THE DELUGE: Record Rainfall For One Day Seen in Portland, Maine - 3.13 Inches of Rain, Highest Since 1921!

A record rainfall for Portland on Monday helped temper April's stretch of dry, fire-prone weather, greening up places like Deering Oaks, but there's a many-legged downside.  Invasive insects may crop up where they haven't been seen before.  On Monday, Portland set a daily record for rainfall with 3.13 inches of rain, breaking the old record of 1.53 inches set in 1921, according to Margaret Curtis, meteorologist with the National Weather Service. Rainfall records go back to 1941.

A weekend storm helped the state rebound from several weeks when fire danger peaked at high on state advisories. For weather watchers, the nor'easter, which dumped 4 to 5 inches of rain from Portland up the mid-coast through Waldo County, evened out a month known for its showers but that had been inordinately dry.  "Three weeks of dry and two really wet days, it all comes out really close to normal," Curtis said.  For Allison Kanoti, forest entomologist with the Maine Forest Service, the dry-to-wet cycle meant a case of good news, bad news in the world of bug hunting. Deering Oaks is the place where state scientists converged two years ago to put out an alert about invasive pests, particularly the Asian longhorned beetle. Today, Maine is still free of the beetle, but state scientists said the recent storm set the stage for the public to check forests for signs of unwanted pests.  "If folks have storm damaged trees, it's a good time to look for signs of Asian longhorned beetle," Kanoti said yesterday in an interview.  The beetle causes structural damage to trees, so maples weakened by the beetle may end up succumbing in a storm like last weekend's nor'easter, she said.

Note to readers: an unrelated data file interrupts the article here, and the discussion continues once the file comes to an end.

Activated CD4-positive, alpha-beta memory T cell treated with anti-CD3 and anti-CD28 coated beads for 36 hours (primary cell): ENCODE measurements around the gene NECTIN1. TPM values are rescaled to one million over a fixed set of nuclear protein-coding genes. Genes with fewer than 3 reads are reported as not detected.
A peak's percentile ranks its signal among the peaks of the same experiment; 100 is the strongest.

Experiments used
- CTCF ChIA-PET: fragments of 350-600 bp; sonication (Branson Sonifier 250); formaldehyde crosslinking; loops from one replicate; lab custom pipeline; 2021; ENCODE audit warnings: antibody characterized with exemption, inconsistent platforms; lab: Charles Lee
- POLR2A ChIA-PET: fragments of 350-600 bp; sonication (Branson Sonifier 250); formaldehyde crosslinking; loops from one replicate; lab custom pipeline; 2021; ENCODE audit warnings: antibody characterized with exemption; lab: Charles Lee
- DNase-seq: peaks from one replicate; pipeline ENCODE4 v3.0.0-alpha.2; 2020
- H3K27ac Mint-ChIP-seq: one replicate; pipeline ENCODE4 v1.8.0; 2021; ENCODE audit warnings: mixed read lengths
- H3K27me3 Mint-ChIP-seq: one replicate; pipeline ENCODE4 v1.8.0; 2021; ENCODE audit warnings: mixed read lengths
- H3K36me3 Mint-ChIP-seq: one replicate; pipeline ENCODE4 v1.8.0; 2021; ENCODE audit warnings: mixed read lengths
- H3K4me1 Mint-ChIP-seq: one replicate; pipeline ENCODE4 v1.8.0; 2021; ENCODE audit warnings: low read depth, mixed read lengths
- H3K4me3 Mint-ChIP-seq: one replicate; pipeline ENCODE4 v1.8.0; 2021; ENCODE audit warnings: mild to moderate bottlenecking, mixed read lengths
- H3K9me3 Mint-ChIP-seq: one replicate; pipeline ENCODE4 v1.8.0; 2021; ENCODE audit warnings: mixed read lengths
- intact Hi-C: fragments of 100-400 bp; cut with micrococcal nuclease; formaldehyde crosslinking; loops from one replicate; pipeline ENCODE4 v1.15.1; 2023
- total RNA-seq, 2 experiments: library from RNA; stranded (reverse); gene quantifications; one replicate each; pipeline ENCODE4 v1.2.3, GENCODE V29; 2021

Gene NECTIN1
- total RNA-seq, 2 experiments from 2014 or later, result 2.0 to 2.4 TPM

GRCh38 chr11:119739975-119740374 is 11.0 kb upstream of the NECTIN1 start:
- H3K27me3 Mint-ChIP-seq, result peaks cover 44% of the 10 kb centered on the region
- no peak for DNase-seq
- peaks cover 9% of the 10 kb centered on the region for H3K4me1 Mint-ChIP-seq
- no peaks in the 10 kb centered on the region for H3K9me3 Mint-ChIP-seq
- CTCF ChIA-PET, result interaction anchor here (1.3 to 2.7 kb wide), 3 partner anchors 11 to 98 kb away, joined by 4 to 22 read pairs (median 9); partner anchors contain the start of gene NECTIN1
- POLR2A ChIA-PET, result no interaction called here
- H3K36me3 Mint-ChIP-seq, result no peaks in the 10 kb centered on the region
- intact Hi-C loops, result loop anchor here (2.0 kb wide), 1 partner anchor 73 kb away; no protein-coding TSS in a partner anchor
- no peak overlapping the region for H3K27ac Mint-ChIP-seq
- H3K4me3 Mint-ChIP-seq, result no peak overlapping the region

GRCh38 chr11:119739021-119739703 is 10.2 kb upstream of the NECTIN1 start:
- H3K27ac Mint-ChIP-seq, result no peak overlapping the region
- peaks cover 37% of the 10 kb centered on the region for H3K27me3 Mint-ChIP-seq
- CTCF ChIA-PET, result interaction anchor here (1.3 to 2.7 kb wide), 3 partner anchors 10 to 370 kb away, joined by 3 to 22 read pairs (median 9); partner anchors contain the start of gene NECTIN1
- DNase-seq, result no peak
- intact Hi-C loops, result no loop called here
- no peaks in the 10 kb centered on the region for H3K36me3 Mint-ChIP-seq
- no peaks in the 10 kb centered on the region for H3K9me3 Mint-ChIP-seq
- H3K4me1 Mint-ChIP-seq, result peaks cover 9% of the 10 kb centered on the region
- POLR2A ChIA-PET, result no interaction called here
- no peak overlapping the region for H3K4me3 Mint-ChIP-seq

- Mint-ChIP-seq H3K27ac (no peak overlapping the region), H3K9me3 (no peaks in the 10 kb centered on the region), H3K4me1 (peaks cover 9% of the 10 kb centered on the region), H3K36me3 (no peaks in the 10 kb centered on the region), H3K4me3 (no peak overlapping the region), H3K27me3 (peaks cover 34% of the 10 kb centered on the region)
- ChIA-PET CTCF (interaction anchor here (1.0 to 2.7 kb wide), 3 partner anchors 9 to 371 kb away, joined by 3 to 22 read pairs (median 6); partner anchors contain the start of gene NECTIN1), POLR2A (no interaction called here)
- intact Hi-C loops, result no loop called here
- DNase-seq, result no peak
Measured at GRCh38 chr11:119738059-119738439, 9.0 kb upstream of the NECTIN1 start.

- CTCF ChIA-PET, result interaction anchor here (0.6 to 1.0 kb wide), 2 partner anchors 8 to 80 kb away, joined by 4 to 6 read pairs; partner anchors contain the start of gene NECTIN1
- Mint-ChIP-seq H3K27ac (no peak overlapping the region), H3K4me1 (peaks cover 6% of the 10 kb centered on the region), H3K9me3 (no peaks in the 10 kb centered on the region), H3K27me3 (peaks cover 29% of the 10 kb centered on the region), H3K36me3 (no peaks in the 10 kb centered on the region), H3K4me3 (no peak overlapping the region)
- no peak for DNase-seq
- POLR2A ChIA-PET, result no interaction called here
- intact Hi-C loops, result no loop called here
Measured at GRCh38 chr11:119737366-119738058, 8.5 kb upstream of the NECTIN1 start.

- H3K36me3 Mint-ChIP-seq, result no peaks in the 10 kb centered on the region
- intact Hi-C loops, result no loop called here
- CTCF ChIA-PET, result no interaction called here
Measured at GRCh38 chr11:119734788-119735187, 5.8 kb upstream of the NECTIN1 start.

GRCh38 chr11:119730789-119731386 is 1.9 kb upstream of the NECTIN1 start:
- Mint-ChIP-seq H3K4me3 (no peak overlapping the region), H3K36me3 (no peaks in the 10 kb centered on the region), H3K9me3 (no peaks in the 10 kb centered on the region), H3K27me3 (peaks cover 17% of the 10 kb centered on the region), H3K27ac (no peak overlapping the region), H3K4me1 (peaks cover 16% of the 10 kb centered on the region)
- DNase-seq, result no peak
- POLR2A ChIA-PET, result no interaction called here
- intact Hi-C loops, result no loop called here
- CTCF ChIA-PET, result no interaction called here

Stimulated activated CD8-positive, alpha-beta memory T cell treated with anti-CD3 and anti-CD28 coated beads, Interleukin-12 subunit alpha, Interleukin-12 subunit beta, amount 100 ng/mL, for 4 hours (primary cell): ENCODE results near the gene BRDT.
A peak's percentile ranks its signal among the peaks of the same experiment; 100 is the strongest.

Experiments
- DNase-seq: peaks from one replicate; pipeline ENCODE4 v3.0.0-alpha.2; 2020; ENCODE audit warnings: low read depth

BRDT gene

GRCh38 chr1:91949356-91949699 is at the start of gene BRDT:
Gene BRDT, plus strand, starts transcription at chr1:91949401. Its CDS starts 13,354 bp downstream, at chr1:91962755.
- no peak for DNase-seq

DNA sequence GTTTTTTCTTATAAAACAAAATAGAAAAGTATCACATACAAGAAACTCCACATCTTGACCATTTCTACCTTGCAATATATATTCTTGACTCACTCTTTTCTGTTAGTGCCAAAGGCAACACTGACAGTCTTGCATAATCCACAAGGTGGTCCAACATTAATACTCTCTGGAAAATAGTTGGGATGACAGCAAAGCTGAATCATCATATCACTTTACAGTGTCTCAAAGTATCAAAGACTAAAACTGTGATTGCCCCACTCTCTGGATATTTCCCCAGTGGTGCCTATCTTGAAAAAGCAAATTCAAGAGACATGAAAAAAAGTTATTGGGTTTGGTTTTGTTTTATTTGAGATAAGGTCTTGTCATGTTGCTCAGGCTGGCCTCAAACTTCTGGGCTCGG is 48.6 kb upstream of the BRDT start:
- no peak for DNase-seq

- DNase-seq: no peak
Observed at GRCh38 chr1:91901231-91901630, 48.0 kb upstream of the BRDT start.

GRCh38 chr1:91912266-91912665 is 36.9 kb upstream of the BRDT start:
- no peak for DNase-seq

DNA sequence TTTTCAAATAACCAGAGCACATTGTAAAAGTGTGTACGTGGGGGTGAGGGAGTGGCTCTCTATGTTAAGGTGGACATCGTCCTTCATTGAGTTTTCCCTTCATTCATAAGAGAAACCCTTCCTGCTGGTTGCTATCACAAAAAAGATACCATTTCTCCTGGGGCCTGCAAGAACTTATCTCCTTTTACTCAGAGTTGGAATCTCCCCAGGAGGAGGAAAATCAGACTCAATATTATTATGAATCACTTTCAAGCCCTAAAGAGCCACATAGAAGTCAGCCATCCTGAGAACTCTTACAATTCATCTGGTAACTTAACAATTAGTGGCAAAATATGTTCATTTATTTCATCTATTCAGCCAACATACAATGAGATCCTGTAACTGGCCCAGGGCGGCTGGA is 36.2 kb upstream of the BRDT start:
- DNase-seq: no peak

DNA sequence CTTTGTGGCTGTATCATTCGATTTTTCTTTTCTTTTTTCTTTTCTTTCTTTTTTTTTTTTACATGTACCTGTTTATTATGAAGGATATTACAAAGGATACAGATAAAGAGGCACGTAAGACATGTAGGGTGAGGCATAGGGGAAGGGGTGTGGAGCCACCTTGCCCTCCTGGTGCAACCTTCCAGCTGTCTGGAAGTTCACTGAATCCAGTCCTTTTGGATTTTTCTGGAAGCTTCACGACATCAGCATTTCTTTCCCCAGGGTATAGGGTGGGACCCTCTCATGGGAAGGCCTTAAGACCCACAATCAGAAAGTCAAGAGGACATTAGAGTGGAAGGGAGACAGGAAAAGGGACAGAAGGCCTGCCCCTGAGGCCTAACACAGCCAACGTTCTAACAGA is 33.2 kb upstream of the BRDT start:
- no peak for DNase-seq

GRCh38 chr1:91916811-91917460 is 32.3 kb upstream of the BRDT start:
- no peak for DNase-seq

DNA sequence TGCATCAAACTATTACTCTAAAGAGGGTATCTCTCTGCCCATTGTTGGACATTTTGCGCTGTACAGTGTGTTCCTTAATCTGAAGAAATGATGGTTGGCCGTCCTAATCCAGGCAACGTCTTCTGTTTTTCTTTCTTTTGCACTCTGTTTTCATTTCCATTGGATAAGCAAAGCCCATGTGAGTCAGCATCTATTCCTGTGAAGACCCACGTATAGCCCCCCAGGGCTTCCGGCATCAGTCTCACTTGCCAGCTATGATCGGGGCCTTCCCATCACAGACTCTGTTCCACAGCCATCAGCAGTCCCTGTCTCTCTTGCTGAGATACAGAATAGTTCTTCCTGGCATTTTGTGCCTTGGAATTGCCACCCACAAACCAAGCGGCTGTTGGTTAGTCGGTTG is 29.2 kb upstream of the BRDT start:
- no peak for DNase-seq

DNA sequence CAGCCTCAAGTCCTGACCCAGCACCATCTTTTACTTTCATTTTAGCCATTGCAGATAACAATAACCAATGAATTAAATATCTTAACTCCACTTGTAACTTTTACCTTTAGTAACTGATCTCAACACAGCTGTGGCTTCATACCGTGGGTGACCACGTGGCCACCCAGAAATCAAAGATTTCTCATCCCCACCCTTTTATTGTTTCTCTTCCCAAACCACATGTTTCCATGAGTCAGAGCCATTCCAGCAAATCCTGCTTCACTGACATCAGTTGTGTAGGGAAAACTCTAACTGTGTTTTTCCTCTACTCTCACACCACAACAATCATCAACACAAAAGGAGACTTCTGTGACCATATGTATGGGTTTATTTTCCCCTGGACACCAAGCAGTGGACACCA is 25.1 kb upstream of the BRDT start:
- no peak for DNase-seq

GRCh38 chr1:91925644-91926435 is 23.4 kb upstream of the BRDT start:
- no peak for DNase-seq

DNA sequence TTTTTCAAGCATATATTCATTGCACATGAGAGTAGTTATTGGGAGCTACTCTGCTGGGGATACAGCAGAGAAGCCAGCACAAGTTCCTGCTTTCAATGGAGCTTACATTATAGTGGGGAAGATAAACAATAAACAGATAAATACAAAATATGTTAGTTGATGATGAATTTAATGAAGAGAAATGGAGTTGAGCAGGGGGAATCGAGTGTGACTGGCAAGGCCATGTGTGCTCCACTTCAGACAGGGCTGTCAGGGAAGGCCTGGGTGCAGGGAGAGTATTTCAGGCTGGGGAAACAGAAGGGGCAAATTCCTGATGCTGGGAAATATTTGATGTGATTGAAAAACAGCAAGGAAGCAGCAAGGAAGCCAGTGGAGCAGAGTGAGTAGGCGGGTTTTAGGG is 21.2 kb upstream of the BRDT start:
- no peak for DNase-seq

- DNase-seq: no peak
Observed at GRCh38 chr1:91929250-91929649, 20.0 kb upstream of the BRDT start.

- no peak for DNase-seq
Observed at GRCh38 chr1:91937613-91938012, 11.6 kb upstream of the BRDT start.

Good news on the weather front is that the recent rainfall - which the weather service noted has brought Portland up to near average for monthly precipitation - also helped fortify trees against invasive insects.  "Getting a little bit more rain will help support the trees, because drought is expected to cause decline to be more rapid," Kanoti said.  The bad news on the weather front is that the recent storm may have spread another invasive pest - the hemlock woolly adelgid, which can go airborne and find new woods to damage.  "The storm like the one we had this past week can move the adelphids out further," Kanoti said. "This is the time of year that adelphids can be moved on winds."  Hemlock woolly adelgid, a small, aphid-like insect that originated in Japan but arrived in the United States in the 1950s, causes premature needle drop and twig dieback, and eventually, death of host trees. This past winter created ideal conditions for the invasive forest insect, and it was found recently in Alfred, Arundel, Biddeford and Kennebunk, according to the Maine Forest Service.  The adelgids survived quite well over the winter, and people are likely to see them in new places, Kanoti said.  Meanwhile, scientists hope they don't see the Asian longhorned beetle in Maine. The pest attacks so many types of hardwood trees, officials fear billions of dollars worth of damage to the economy and severe effects on the environment if it becomes established here. Since 2009, when state scientists organized volunteers for a search for the Asian longhorned beetle around Deering Oaks, Kanoti said some tough lessons have been learned in Boston and Worcester, Mass., where infestations were detected. The Worcester, Mass., infestation was found two decades after its infestation. Due to the delay in detection, Worcester had to remove 30,000 trees, she said. - The Portland Daily Sun.